At first the person who instituted the games and defrayed the expenses was the Agonothetes; but in the great public games, such as the Olympic and Pythian, these presidents were the representatives of different states, or were chosen from the people in whose country the games were celebrated; thus at the Panathenaic festival at Athens ten athlothetae were elected for four years to superintend the various contests.
The result of these considerations seems to be that nothing rests on good evidence beyond the fact that Homer was recited by law at the Panathenaic festival.
The Greek chariot had two wheels, and was made to be drawn by two horses; if a third or, more commonly, two reserve horses were added, they were attached on each side of the main pair by a single trace fastened to the front of the chariot, as may be seen on two prize vases in the British Museum from the Panathenaic games at Athens.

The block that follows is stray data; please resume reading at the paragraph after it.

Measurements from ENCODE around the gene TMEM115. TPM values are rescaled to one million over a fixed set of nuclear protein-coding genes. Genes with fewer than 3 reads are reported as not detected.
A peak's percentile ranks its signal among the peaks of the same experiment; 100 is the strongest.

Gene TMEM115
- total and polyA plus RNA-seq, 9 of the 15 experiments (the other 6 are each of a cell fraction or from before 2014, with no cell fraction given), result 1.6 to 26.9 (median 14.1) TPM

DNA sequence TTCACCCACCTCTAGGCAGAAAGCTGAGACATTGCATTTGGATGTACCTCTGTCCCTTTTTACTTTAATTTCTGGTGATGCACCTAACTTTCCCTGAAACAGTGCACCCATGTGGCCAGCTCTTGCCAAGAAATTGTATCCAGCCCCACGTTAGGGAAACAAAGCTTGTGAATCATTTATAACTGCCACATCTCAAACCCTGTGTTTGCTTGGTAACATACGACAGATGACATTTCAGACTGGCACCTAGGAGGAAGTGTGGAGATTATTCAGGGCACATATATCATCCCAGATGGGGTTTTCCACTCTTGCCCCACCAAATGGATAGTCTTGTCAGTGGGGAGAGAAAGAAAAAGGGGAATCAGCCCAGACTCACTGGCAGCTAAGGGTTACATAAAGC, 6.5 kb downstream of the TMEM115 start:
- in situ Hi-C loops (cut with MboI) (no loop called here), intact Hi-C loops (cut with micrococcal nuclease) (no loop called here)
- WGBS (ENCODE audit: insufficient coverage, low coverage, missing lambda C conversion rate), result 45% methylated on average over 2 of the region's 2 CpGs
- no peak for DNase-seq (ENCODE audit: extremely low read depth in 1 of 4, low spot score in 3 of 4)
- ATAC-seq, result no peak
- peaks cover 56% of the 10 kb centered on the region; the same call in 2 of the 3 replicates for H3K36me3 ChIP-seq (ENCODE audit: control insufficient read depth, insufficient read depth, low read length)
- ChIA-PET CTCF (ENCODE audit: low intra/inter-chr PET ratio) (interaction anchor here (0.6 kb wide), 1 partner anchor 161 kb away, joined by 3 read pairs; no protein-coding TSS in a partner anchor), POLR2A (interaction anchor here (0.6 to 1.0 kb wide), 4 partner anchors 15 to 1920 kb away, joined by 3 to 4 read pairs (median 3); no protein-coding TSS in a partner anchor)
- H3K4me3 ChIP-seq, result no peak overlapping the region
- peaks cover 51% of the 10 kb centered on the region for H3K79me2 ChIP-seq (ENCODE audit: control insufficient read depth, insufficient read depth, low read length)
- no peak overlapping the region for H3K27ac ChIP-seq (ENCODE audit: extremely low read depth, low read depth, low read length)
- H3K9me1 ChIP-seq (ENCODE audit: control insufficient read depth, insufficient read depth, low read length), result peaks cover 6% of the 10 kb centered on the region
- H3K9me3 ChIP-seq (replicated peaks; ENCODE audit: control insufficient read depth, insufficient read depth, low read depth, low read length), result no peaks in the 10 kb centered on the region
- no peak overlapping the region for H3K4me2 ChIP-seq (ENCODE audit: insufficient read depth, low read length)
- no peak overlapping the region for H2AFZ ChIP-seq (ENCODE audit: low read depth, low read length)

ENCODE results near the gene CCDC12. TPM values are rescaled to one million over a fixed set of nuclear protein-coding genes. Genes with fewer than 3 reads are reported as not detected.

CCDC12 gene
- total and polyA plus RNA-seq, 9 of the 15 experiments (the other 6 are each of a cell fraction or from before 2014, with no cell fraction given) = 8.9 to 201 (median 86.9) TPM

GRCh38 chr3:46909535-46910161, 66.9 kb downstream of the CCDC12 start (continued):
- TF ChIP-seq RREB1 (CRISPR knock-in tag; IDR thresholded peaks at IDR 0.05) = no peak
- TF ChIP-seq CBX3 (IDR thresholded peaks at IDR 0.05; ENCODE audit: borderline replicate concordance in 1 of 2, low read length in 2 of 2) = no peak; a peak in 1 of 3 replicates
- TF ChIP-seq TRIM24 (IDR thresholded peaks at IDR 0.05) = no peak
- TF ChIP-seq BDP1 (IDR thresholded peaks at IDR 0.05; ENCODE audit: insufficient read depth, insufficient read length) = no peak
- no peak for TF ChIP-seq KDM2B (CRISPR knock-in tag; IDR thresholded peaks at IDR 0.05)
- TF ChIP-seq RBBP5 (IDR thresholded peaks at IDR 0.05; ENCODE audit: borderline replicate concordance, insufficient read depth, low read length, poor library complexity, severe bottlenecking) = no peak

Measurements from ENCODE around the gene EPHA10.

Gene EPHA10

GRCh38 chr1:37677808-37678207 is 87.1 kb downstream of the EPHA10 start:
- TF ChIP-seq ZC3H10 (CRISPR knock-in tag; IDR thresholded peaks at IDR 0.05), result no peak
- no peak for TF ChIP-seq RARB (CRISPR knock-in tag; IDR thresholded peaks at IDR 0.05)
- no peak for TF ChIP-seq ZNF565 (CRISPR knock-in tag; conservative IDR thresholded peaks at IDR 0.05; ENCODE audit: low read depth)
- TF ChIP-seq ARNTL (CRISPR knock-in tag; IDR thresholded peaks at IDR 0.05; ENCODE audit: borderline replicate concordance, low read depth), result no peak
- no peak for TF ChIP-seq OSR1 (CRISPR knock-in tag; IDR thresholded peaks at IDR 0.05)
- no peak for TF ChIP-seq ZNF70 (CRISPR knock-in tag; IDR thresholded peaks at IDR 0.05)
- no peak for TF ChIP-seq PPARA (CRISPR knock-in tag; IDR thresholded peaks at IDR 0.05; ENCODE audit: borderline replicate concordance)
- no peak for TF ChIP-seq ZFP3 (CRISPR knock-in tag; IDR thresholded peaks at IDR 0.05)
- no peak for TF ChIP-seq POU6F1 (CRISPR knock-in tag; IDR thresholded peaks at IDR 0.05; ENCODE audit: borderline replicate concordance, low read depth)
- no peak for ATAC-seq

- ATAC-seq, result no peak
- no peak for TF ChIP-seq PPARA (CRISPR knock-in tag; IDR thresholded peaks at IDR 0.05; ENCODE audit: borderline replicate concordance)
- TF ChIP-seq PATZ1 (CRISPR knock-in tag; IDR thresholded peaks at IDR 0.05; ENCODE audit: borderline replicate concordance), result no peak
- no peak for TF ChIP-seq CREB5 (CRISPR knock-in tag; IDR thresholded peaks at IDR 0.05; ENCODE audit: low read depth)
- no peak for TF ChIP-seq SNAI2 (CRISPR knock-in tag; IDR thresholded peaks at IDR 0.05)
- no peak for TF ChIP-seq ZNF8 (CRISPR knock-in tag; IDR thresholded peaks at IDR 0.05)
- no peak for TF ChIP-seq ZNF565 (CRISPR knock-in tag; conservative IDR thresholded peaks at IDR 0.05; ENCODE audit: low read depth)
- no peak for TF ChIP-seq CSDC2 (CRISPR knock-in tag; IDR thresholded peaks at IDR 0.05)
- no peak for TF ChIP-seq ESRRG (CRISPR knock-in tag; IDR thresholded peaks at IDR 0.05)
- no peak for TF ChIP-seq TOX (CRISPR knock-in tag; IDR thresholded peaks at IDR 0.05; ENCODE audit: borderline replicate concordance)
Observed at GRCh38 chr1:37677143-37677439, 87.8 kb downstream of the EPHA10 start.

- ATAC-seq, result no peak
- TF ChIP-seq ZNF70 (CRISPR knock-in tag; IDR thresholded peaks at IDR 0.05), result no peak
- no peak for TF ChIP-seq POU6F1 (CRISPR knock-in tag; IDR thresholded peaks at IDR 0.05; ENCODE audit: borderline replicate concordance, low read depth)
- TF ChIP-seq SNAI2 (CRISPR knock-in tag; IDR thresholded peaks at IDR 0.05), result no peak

On two Panathenaic prize vases in the British Museum are figures of racing bigae, in which, contrary to the description given above, the driver is seated with his feet resting on a board hanging down in front close to the legs of his horses.
Many specimens of these Panathenaic vases have been found; on one side is the figure of Athena, on the other a design showing the nature of the competition in which they were given as prizes.